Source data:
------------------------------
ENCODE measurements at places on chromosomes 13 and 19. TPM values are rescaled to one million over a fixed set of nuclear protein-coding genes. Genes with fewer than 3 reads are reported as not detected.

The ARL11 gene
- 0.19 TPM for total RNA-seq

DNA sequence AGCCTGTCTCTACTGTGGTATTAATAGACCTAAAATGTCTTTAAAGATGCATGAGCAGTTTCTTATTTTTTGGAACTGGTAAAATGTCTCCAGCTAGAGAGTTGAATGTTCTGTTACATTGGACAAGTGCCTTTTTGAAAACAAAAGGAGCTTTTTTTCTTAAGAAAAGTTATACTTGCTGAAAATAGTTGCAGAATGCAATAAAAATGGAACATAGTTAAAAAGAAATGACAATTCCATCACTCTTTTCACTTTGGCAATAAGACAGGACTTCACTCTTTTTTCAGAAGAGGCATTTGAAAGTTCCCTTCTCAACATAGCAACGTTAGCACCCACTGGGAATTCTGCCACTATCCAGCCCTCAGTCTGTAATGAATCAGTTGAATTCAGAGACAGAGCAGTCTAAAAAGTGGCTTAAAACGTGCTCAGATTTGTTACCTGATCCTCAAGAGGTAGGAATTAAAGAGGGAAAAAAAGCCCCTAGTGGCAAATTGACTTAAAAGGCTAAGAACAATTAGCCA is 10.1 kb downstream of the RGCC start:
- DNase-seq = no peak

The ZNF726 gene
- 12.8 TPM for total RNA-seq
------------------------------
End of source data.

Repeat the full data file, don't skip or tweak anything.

ENCODE measurements at places on chromosomes 13 and 19. TPM values are rescaled to one million over a fixed set of nuclear protein-coding genes. Genes with fewer than 3 reads are reported as not detected.

The ARL11 gene
- 0.19 TPM for total RNA-seq

DNA sequence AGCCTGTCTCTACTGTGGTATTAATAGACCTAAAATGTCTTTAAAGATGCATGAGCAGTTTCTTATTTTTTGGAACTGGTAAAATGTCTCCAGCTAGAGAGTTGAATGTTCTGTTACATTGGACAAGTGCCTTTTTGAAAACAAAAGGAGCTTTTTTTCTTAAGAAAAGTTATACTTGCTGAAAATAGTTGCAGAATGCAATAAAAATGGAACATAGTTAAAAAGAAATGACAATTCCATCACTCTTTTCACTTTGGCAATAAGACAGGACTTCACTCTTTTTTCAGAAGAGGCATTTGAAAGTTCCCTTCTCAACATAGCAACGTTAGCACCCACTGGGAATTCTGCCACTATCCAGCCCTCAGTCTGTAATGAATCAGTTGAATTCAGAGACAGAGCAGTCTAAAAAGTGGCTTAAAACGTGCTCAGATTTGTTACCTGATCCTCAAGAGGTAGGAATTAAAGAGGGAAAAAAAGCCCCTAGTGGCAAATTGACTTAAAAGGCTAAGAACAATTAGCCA is 10.1 kb downstream of the RGCC start:
- DNase-seq = no peak

The ZNF726 gene
- 12.8 TPM for total RNA-seq